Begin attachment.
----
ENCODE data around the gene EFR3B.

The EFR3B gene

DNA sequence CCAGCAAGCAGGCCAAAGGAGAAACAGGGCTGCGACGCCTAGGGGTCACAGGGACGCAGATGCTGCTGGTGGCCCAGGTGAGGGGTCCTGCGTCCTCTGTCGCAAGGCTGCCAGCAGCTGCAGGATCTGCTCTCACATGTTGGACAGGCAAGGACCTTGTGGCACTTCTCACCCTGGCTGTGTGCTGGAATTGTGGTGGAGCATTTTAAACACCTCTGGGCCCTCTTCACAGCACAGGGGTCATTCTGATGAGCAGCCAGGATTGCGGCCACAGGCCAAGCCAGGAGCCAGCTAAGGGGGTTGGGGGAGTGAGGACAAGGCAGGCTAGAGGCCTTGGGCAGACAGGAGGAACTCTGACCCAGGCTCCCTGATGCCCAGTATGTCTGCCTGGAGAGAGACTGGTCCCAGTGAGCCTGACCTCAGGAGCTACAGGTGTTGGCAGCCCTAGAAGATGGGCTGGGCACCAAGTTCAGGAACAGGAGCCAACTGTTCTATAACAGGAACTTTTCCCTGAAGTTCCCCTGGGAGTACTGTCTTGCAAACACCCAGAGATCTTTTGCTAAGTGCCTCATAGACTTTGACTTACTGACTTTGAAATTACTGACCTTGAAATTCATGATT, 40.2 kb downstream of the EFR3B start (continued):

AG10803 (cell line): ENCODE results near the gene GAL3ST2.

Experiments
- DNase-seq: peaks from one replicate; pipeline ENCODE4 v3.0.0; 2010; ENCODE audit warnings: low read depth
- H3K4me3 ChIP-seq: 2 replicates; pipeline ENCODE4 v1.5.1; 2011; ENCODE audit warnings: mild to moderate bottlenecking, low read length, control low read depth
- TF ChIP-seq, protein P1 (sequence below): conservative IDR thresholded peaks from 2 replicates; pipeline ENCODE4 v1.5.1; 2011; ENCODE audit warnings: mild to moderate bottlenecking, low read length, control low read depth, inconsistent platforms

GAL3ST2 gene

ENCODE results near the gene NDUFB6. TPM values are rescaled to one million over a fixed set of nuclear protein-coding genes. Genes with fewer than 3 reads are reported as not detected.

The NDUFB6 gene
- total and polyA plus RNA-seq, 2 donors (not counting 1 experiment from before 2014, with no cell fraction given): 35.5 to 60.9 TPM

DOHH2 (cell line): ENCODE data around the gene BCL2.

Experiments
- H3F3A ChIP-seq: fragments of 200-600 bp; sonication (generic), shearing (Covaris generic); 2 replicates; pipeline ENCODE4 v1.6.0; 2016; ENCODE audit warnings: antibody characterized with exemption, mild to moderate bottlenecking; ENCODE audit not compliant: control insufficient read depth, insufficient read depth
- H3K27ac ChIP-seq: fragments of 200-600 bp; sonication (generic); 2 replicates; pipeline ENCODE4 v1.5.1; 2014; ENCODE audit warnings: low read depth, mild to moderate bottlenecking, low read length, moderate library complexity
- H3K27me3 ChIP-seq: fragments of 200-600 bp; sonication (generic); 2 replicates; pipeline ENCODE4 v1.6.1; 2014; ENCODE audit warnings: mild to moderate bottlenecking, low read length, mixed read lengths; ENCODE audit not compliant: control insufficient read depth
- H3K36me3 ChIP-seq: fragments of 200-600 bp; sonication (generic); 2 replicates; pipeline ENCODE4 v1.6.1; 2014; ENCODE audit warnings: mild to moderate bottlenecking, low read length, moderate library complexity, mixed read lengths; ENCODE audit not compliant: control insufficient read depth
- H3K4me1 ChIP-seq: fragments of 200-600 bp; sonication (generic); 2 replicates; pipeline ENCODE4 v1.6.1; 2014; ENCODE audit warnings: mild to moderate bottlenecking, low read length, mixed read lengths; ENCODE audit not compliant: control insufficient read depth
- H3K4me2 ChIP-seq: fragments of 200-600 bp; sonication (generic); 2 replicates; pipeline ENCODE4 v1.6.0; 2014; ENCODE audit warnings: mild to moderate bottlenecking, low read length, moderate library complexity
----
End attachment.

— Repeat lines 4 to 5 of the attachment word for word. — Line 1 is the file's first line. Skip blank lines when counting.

AG10803 (cell line): ENCODE results near the gene GAL3ST2.

Experiments